A Texan Looks at Lyndon
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The battle over the recently passed Texas budget was one of the fiercest political fights in memory, replete with name calling and bitter accusations. But when it comes to feuds, no Texas political figure carried a vendetta further than J. Evetts Haley, a conservative Democrat of the old school who took on no less a personage than Lyndon B. Johnson. Eight years after Haley ran for governor (and lost) in 1956, Johnson was running for president, and Haley used the occasion to publish an incendiary book attacking Johnson. It was the most controversial book ever written about a Texan, and although it fell quickly into obscurity, it became a cause célèbre of the 1964 election
Titled A Texan Looks at Lyndon: A Study in Illegitimate Power, the 254-page self-published paperback–Haley says no publishing house would touch it–portrayed Johnson as a vain and vicious man whose climb to the presidency was wrought with malevolence on every rung of the ladder. Haley quoted with obvious relish a description of the National Youth Administration, of which Johnson had been a state director, as “a disloyal, subversive organization, under the domination of Russia.” He contended that Johnson was a congressman who supported farm programs “conceived by the Communist cell in agriculture.” He alleged that as vice president, Johnson “accepted second place for money.” In his most outrageous claim, Haley insinuated that Johnson was involved with the Kennedy assassination. The problem was that Haley’s polemic lost touch with reality. While he made some good points about Johnson’s shadowy dealings–such as the peculiarity of 202 of his South Texas supporters voting in alphabetical order in the 1948 Senate race–they were buried waist deep in rumormongering and mad-dog ruminations.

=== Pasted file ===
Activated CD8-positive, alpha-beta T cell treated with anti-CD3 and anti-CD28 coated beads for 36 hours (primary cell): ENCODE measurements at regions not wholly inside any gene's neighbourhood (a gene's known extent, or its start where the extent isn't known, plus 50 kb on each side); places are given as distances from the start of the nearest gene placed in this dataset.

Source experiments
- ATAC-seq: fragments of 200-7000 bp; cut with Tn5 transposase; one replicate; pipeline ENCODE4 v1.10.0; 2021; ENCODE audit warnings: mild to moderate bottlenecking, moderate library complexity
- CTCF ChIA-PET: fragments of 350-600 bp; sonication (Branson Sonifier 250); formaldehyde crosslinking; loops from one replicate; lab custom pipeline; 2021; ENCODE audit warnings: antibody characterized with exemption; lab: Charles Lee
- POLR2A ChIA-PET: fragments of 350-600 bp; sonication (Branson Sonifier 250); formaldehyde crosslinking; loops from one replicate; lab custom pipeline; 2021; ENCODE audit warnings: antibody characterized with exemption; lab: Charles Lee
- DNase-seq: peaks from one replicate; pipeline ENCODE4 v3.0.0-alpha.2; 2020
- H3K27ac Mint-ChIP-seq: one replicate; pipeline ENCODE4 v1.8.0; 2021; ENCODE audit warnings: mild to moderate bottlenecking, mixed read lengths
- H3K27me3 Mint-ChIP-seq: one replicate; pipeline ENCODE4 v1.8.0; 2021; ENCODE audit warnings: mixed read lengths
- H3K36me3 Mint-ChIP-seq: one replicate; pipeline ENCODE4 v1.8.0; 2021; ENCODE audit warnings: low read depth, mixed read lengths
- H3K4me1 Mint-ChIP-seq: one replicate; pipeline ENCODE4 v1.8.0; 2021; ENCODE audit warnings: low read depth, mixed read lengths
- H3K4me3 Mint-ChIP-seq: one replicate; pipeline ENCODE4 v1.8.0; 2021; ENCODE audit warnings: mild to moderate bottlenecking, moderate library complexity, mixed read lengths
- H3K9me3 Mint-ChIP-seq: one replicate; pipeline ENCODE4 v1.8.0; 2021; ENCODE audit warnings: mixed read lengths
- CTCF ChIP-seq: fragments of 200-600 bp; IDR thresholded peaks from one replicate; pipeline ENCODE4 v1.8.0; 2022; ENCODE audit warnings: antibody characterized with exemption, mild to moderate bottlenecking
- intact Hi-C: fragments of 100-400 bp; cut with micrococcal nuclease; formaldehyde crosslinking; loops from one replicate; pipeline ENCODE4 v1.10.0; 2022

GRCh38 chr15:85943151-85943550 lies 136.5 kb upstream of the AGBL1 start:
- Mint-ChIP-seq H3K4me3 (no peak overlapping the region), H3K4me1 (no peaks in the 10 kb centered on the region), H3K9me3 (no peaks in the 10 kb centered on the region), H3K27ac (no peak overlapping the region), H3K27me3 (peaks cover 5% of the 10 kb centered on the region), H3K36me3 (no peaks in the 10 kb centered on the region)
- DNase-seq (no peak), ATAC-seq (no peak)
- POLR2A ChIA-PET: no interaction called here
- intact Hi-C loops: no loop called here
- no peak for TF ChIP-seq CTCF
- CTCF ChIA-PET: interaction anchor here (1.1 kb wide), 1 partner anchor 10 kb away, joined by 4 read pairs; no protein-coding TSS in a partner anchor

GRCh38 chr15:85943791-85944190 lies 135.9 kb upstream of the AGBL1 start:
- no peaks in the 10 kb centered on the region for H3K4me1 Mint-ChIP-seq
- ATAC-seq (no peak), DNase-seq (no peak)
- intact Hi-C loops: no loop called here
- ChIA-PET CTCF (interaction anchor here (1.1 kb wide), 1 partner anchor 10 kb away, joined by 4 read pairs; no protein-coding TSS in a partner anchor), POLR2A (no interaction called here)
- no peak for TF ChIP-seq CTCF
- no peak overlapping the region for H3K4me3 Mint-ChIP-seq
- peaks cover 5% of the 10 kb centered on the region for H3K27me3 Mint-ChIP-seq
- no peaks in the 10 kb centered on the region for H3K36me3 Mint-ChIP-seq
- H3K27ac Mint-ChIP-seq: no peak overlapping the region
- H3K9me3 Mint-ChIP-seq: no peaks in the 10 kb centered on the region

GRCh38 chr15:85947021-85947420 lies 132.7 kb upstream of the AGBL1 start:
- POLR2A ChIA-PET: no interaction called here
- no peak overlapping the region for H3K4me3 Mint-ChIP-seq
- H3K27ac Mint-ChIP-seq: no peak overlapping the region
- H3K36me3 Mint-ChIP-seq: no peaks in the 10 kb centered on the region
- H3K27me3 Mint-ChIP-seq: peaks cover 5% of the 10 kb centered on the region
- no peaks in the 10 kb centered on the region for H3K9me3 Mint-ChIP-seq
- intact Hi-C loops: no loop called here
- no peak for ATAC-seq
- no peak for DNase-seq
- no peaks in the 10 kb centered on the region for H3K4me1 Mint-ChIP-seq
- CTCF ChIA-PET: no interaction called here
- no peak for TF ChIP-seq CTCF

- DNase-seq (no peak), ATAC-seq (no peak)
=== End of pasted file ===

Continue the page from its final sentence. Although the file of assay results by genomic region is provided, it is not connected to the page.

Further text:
The initial press run of 100,000 copies caused little hubbub. But as the presidential campaign heated up, sales skyrocketed. By the time of the Democratic National Convention in Atlantic City in late August, sales were averaging 50,000 a day, mostly in bulk orders–at thirty to fifty cents a book–from the John Birch Society and the Goldwater for President clubs, which hoped the book would swing close states to Senator Barry Goldwater of Arizona, Johnson’s Republican opponent. At almost 7.5 million copies, A Texan Looks at Lyndon had become the best-selling book of any kind in the country and the most successful political book of all time.
In the campaign’s final weeks counter-attacks on Haley and his book began in earnest, many of them written by Johnson’s supporters, such as his special assistant Bill Moyers, and nationally syndicated columnist Drew Pearson. Some of these adversaries offered choice diagnoses of the author’s problem. “A case of unhospitalized paranoia,” declared A.C. Greene in the Dallas Times Herald. Jim Mathis, a volunteer for the Democratic National Committee, wrote a widely reprinted article that spoke of “the festering climax of Haley’s fantasies.” (Mathis, incidentally, was the son-in-law of George Brown, a co-founder of the giant construction company Brown and Root. The firm’s unwholesome financial relationship with Johnson had been chronicled by Haley in some detail.)
As the backlash peaked, newsstands around the country refused to carry the book, airport authorities ordered it removed from terminals, and even the Republican National Committee publicly rebuked it. In the end, the tract caused Johnson little political damage; his election captured what was at the time the greatest popular majority in history.
Historians today dismiss the polemic as a venomous propaganda piece, an eruption of the old renegade streak in Haley’s nature that got him leveraged off the University of Texas staff in 1936 for being, in essence, too outspoken and too right wing. The book tarnished his well-regarded reputation as the author of many frontier histories and biographies, including the classic Charles Goodnight: Cowman and Plainsman.
Haley is now 86 and unrepentant. When he’s not tending his ranch, he spends most of his time in his Midland office and library. He maintains that the book’s allegations must have been true or he would have been sued for libel. And he resents that he is seldom cited in the dozens of Johnson biographies that have appeared since 1964. “‘Course,” he says with a sharp-edged crackle, “everybody wants to write about the sonofabitch now that he’s dead.”
William A. Adler is a freelance writer who lives in Austin.